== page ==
Fish farts and the power of science diplomacy in the Atlantic Ocean

By Andrei Polejack, Paulina Ramírez-Monsalve & Mary S. Wisz

During the Cold War, back in the 1980s, when many thought the world would end at the push of a red button, the Swedes were in panic. A Soviet military submarine had run aground on the reefs off the Swedish coast. They felt monitored, threatened, and dredged into war. Underwater monitoring was increased, activated diplomatic channels activated, and unauthorized military activities induced paranoia. The Soviet Union denied any activity and declined to provide further clarification.

Years passed, the Cold War came to an end, but the hydrophones operating in the region continued to pick up sound signals from submarine engines. The Soviets continued to deny any unauthorized activities in the Baltic. The Swedish navy, with their hands tied, asked science for help in identifying the source of the sound. Two Swedish researchers, Wahlberg & Westerberg, analyzed the sound patterns to help identify a source.

In 1996, they discovered that the sound came from herring, a common fish in the Baltic region that schools in thousands. Herrings have a connection between their swim bladder (an organ related to buoyancy in fish) and their anus, capable of producing bubbles. Thousands of herring can produce quite a lot of noise with these bubbles, and the researchers showed that this noise matches the acoustic signal of passing submarines. The results of this scientific research on fish flatulence helped to de-escalate political tensions and prevented a potential war between Sweden and the former Soviet Union.

This fantastic anecdote ‘toots a new horn’ on the influence of science in international relations. There are many examples of this relationship: science informed us about the loss of marine habitats and ecosystem services as a result of human actions, as well as showed us why corals have turned white as a result of acidification. In addition, through science, countries come together in research projects, opening a fluid dialogue even in face of conflicts such as the cooperation between the USA and Cuba, or in polar regions. Finally, diplomacy pushes (and fosters investment in) research to provide answers to humanities challenges, such as the IPCC informing the climate change conference. Another timely example is the ongoing negotiations on biodiversity beyond national jurisdictions, the BBNJ, which made diplomats understand the difference between in vivo, in situ, and in silico.

These are all aspects of the three categories of Science Diplomacy, which, according to a report by the Royal Society of London and the AAAS (2010), are: science in diplomacy, science for diplomacy, and diplomacy for science. The fish farts story takes us out of these little boxes. Not only is this not a typical classic case of scientific diplomacy, it exemplifies that reality is much more complex than any category we create.

Our group recently published an article in Frontiers in Marine Science[1] contextualizing and exemplifying how Science Diplomacy is, in fact, a fundamental process for ocean governance. The paper analyzes the United Nations Convention on the Law of the Sea, the constitution of the ocean. The Convention establishes the rights and duties of Member States in the use, conservation and exploration of the ocean and, more importantly, establishes marine spaces of different jurisdictions by which such rights and duties apply. The negotiation of the Convention, whose approval took longer than the Cold War, had an enormous technical-scientific base, with research informing agenda items and impacting the positions adopted by the countries. For example, the inequality between developed and developing countries led the Convention to adopt mechanisms for the transfer of marine technology, which was the theme of another recent paper with Luciana Coelho, focused on how science diplomacy can be a useful tool in Latin America and the Caribbean to implement such provisions[2].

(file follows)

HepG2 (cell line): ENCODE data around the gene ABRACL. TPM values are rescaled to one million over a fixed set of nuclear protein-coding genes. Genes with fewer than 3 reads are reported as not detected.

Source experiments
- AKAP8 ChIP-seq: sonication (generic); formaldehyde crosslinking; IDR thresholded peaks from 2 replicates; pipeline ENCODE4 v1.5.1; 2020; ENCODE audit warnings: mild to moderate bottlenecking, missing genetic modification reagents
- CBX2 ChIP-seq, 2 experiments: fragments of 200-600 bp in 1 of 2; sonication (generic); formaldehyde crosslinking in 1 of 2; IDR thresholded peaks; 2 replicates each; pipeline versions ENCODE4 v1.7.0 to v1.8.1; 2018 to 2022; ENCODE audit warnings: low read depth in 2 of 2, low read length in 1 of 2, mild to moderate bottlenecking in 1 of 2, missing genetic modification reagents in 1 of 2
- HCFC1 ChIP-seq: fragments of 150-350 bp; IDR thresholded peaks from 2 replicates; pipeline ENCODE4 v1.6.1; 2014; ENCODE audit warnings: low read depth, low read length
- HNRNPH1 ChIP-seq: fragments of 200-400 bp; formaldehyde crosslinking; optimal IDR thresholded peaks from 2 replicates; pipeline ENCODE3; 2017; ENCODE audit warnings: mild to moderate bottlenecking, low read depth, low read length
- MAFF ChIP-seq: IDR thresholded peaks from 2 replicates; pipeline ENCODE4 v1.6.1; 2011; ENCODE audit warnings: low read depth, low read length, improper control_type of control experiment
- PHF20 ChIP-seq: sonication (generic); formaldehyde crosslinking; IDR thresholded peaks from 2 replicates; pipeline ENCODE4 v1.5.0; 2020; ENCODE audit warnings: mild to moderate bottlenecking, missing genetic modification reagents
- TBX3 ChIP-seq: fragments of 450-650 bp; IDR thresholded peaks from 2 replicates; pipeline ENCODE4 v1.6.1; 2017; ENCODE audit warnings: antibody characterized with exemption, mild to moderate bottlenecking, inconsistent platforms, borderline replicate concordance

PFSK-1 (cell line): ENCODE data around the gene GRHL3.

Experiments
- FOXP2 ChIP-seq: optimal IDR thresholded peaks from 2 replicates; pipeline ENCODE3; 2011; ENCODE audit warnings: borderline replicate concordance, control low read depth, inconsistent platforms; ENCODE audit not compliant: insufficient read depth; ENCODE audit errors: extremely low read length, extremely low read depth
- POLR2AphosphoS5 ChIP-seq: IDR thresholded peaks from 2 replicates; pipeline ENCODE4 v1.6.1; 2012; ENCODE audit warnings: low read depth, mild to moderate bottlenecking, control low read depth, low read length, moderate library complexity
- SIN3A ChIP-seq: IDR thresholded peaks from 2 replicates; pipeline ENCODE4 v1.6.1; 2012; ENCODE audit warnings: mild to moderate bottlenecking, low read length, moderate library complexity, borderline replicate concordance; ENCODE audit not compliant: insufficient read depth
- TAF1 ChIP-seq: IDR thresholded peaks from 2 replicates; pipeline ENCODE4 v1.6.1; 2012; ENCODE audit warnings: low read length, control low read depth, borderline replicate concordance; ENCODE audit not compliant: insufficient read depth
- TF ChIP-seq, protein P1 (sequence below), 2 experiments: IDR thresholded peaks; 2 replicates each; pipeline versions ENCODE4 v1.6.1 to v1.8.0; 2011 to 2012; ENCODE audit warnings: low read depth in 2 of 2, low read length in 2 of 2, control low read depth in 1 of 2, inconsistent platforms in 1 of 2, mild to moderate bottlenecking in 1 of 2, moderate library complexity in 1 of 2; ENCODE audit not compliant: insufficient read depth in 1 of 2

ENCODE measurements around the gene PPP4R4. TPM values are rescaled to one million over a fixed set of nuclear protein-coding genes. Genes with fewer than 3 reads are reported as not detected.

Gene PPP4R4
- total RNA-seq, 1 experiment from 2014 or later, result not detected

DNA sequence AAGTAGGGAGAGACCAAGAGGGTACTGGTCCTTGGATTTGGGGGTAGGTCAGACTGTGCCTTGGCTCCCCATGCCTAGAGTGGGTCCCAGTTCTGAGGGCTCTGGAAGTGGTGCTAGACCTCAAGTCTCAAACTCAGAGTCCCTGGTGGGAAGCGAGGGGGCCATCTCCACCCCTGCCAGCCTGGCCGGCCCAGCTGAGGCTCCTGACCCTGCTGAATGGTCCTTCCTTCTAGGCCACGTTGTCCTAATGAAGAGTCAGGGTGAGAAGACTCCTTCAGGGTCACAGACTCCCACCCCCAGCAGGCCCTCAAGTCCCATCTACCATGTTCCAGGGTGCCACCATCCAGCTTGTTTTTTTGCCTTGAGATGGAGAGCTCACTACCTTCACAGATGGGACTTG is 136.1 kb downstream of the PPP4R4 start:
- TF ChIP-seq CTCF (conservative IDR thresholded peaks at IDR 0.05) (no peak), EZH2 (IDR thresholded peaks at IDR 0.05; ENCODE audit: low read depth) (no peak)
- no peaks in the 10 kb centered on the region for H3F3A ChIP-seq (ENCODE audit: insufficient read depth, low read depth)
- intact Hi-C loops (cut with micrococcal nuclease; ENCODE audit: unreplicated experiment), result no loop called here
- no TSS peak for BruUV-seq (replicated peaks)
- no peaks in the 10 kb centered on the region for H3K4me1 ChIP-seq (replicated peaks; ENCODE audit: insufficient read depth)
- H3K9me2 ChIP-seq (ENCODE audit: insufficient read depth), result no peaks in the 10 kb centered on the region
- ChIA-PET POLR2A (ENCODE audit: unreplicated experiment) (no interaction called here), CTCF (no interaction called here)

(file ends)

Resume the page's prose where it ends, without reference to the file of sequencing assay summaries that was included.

A great ocean science diplomacy case is the All-Atlantic Ocean Research Alliance. The Alliance is based on three successive diplomatic processes, informed by science and aimed at both progressing our understanding of the ocean and the well-being of our citizens. The Alliance was described and framed as an ocean science diplomacy case in another recent article, in which we analyzed the underlying national interests that drove the use of science diplomacy[3]. One interesting spin off of this Alliance is the MISSION ATLANTIC Project, that we are now analyzing. Our goal is to identify how ocean science diplomacy can facilitate Integrated Ecosystem Assessments (IEA), acting as a linking process between governments, research groups and possibly aiding in better navigating a diversity of regulations and technic-political frameworks. During the course of the project, we will assess the policy framework in the Atlantic and develop a risk management protocol for embedding science diplomacy into the IEA process with the aim of minimizing uncertainties typically arising in the decision-making process.

Further reading:

[1] Polejack, A. (2021). The Importance of Ocean Science Diplomacy for Ocean Affairs, Global Sustainability, and the UN Decade of Ocean Science. Frontiers in Marine Science, 8(March).

[2] Polejack, A., & Coelho, L. F. (2021). Ocean Science Diplomacy can Be a Game Changer to Promote the Access to Marine Technology in Latin America and the Caribbean. Frontiers in Research Metrics and Analytics, 6(April), 34–36.

[3] Polejack, A., Gruber, S., & Wisz, M. S. (2021). Atlantic Ocean science diplomacy in action: the pole-to-pole All Atlantic Ocean Research Alliance. Humanities and Social Sciences Communications, 8(1), 52.